nent and honourable than the rest) is assigned to him, toward whom the King intends to declare especial regard and favour; which place (by custom grounded upon reasons plain enough, the opportunity of nearness for all kind of conversation and address; and the right hand's advantage for strength and activity, acquired by use, and consequently also its aptitude to give or take) hath been determined to be the next place at the right hand; (as we fee, for instance, when Bathstieba came to Solomon, it is said, The king—sat down on his throne, and caused a seat toi Kings ii. beset for the king's mother; and she fat on his right hand:)19' thus our Saviour being raised by God to the supreme pitch of honour, of power, of favour with him, having Acts v. ai. advanced him to be a Prince and a Saviour, to give repentance to Israel, and remission os fins; having J'uperexalted Phil. ii. 9, him, and be/lowed on him a name above all names, to which10* all knees in heaven, in earth, under the earth must bow; hav'mgseaied him in heavenly places, above all principa- Eph- i-10, lity, and authority, and power, and dominion, and name (or title) that is named, both in the present world and that which is to come; having committed to him all autho- Mat "viii. rity in heaven and upon the earth; given all things intoj0hnHi.35. his hands; having made him heir of all things ; subjected x'"-a-xv,iall things under his feet, (angels, authorities, and powers,) Heb. i. 3. crowned him with (sovereign) glory and honour; having "[,*' ?] given him (what that innumerable host of heaven in the Revelation acknowledges him worthy of, v. 12.) power, and riclies, and wisdom, and strength, and honour, and glory, and blessing, (that is, all good and excellence possible in the highest degree;) God having, I fay, conferred these preeminences of dignity, power, and favour upon our Saviour, he is said therefore to havesealed him *«9<£i/». at his right hand; at the right hand of the power, (as it is Mxtt.'xxyi in the Gospels; that is, of the Sovereign and Almighty64Potentate;) at the right hand of themajesly on AtgA; a?u2a/Luke zxii.' the right hand os the throne of God, (as it is in the Apostle®9, ... to the Hebrews.) So much plainly the whole speech im- xii. a. ports; and if there be any peculiar emphasis designed in J4om"Tl"* the word Jilting, beyond that which is sometimes moreiPe'ui-aasimply and generally said, being at God's right hand, here may be farther implied, the firm possession, the durable continuance, the undisturbed rest and quiet of this glorious and happy condition wherein he is instated; as also, it doth augment the main fense, Jilting being the most honourable posture; and therefore signifying to the utmost that eminency of favour and respect he hath in God's fight; as also, it may denote farther the nature and quality of his preferment; his being constituted to rule and to judge; and therefore expressed as fitting upon a throne of majesty, upon a tribunal of justice.
So much briefly may serve for the explication of these two points: (for as to the words subjoined, the Father Almighty, whereof the latter is addititious, and not extant in the more ancient forms of this Creed, having considered them before, treating upon the beginning of the Creed, and particularly having there taken the word Almighty in its greatest latitude, so as to include both ■xmiToxpa.TKp and wavTo?uvaju.of, passing over the critical distinction made between them; I shall not repeat any thing concerning them.)
Now as to the ends of our Saviour's glorious ascension and abode in heaven, the effects produced thereby, the uses which the belief and consideration thereof may conduce to; the ends and effects thereof, I fay, declared in Scripture, are briefly,
i ft. That as a Priest and Advocate he might there intercede for us, for the pardon of our sins, for the acceptance of our persons, for the success of our prayers, for the supply of our needs, for the collation of all benefits and blessings on us; representing his merits, pleading our cause, presenting our supplications, and interposing his favour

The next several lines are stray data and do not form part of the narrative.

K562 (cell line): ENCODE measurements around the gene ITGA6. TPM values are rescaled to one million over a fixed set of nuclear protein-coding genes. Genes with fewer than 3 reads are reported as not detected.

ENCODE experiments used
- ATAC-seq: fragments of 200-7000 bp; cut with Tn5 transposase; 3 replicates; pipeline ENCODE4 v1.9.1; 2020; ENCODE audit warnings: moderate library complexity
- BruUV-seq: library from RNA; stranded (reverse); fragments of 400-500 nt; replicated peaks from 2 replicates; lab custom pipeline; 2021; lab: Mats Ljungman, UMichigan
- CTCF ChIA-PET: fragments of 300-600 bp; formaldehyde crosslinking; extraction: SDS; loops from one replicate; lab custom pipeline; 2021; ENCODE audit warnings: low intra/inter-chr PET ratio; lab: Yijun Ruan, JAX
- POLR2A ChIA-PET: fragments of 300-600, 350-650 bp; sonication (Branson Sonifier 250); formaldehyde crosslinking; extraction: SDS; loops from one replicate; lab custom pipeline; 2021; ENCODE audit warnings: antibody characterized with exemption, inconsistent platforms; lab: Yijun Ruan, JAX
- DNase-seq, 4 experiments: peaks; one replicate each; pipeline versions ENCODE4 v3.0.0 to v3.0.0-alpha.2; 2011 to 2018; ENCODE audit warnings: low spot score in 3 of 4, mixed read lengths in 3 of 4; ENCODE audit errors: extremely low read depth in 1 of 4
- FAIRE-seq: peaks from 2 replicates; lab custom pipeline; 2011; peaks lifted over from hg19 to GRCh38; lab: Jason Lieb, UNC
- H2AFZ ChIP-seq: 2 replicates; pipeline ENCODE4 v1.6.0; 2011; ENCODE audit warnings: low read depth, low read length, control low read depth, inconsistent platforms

Hcb.vii.'a4. and authority in our behalf; He ever liveth to make inlercejjion for us: He is our High-Priejl, Jit ting at the right hand of the Majesty in the heavens, there performing that
Rom. viii. office for us: Who Jhall condemn P It is Christ who is at the right hand of God, who also intercedetk for us (there :)
1 John ii.2. If any man fin, we have an Advocate with the Father, Je
A€kv. s\.fus Christ the righteous: God exalted him as a Prince and a Saviour, to give repentance unto Israel, and remission os fins. It is by him that we do Tgoo-ep^eo-dai raj 0eai, have 0urHeb.vii.45. access to God, not only by virtue of his merits, but by his continual act of mediation: it is he, that in the golden Rev. viii. 3. censer, at the golden altar before God, offers up the incense of our prayers, consecrated and perfumed by his hand.
adly. He ascended and resides in heaven, that as a King he might govern us, protect us, save and deliver us from our enemies; that he might subdue and destroy his and our enemies; the enemies of his kingdom and of our salvation; the world, the flesh, the devil, sin, death, and hell; whatever opposes his glory, his truth, his service, and consequently impedes our salvation, either by open violence or fraudulent practice. God did say unto him, Sit thou at my right hand, till I have made thine enemiesPsal. ex. 1. thy footstool; and accordingly, He must, reign until A*Heb.'i!ia. hath put all his enemies under his feet: no power shall *• J3be able to withstand his will and command, who fitsas. at the helm of omnipotent Sovereignty, at that right hand which governs and orders all things. But having before spoken concerning the royal office and lordship of our Saviour, I shall add no more to this purpose.
3dly. Our Saviour tells us himself, that he went to heaven John xiv. a: to prepare a place for us; to prepare manfions of joy and Hiss in God's presence, where is fulness of joy; at his right hand, where are pleasures for evermore. He is our Tpofyo/tof, our forerunner into heaven, that hath disposed Heb. vi. ao. things there for our entertainment and reception; It is his John xvii. will, that where he is, there we Jhould be also; that i#e34might contemplate and partake os his glory.
4thly. Our Saviour also tells us, that it was necessary he should depart hence, that he might send the Divine Spirit, the power from on high, to enlighten, sanctify, and comfort us; If I go not away, faith he, the Paraclete will]°kn xvi. 7. not come unto you; but if I go, I will fend him unto you: 49. that is, God in his wisdom hath appointed, (for the exaltation of our Saviour's honour,) that so incomparably excellent a gift should be the reward of his obedience; the